On his final hand, Sexton had A-10 and raised before the flop. Friedman was in the blind and had enough chips to call. The final board showed 7=7=6=8=4 and Friedman, with 8-5, made the straight.
Side note: Play at the final table played very much like a pot-limit game. Because the blinds and antes were so low in proportion to the amount of chips in play, players had a chance to maneuver. It was arguably the final table with the most post-flop play in WSOP history. Unlike many No-Limit events where two players push all-in and five cards are dealt, players bet very methodically, and were faced with multiple decisions during the course of the hand. This made for a very long night, but also provided witnesses with one of the greatest strategic poker displays on record.
5th Place: Alex B. Prendes Jr., $119,130
At 7 pm, Friedman became the first player to cross the million-dollar threshold. He dealt a crushing blow to Prendes on one hand, making a Jack-high straight. After a dinner break, Chad Brown doubled up on a big hand when he had 9-9 against Chris Ferguson's 4-4. When a Nine came on the turn, Brown was second in chips and Ferguson was staggered and on the ropes for the first time, with less than 200K. That would prove to be Ferguson's low point at the final table. Prendes, however, was unable to recover from his low point. He was getting low on chips and made his final stand with K-Q against Ferguson's A-6. The flop came A=J=6, giving Ferguson two pair.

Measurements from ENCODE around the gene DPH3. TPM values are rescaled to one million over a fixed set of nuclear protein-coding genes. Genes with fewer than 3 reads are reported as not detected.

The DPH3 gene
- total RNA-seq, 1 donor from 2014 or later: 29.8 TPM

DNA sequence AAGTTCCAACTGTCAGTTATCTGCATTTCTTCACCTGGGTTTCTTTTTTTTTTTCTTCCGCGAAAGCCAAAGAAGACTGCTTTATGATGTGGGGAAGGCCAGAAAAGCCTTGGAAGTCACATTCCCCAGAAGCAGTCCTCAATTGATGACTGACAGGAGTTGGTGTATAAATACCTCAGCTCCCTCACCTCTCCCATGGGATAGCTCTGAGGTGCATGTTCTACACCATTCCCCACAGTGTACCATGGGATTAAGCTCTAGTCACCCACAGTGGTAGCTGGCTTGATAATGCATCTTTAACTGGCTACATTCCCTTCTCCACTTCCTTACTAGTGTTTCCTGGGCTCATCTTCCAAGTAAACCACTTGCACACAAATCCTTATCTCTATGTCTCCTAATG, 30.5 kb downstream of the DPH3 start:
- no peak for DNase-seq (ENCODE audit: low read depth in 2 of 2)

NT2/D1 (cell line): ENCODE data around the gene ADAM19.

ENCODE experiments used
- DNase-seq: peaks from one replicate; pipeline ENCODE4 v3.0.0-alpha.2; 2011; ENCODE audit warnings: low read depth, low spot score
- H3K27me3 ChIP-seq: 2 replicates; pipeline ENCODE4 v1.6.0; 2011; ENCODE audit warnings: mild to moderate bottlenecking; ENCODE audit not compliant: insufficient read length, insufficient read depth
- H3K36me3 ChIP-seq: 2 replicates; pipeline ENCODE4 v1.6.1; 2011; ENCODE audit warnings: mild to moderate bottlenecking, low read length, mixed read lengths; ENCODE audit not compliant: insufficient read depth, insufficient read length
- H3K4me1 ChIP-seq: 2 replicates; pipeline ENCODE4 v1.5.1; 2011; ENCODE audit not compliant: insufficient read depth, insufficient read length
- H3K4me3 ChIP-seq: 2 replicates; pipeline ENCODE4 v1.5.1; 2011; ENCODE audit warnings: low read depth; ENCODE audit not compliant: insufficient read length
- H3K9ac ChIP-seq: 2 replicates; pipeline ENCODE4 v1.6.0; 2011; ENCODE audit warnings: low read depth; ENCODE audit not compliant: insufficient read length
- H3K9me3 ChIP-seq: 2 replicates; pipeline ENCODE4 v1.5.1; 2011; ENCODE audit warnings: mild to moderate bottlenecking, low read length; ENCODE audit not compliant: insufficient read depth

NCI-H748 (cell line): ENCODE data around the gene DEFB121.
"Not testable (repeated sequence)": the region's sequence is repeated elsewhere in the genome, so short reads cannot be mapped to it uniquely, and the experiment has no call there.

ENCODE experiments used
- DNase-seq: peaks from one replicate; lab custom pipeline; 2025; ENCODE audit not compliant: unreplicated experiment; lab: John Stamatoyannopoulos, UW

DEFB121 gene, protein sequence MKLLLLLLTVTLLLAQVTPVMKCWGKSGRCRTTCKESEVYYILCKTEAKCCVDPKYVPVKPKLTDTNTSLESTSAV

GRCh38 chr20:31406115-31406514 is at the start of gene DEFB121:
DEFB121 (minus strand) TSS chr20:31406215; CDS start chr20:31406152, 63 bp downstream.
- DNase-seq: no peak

4th Place: James "Krazy Kanuck" Worth, $158,840
Clearly the least known of the four finalists, Worth has not played in many live tournaments. In the end, Worth failed to become a serious contender. He remained around the 250K mark most of the day, but was gradually blinded down and made his final stand with 4-4. Ferguson was dealt 6-6, which held up.
3rd Place: Chad Brown, $198,550
Brown ran card dead at the worst possible time of a tournament, and was down to about 100K when he was dealt his final hand of a very long night. Just after midnight, Brown tried to make a stand with K-9 on a bluff, but Ferguson had A-Q and decided to call Brown's final bet with Ace-high. The board showed 7=6=2=5=10 giving neither player a pair. Ferguson's Ace played as the high card.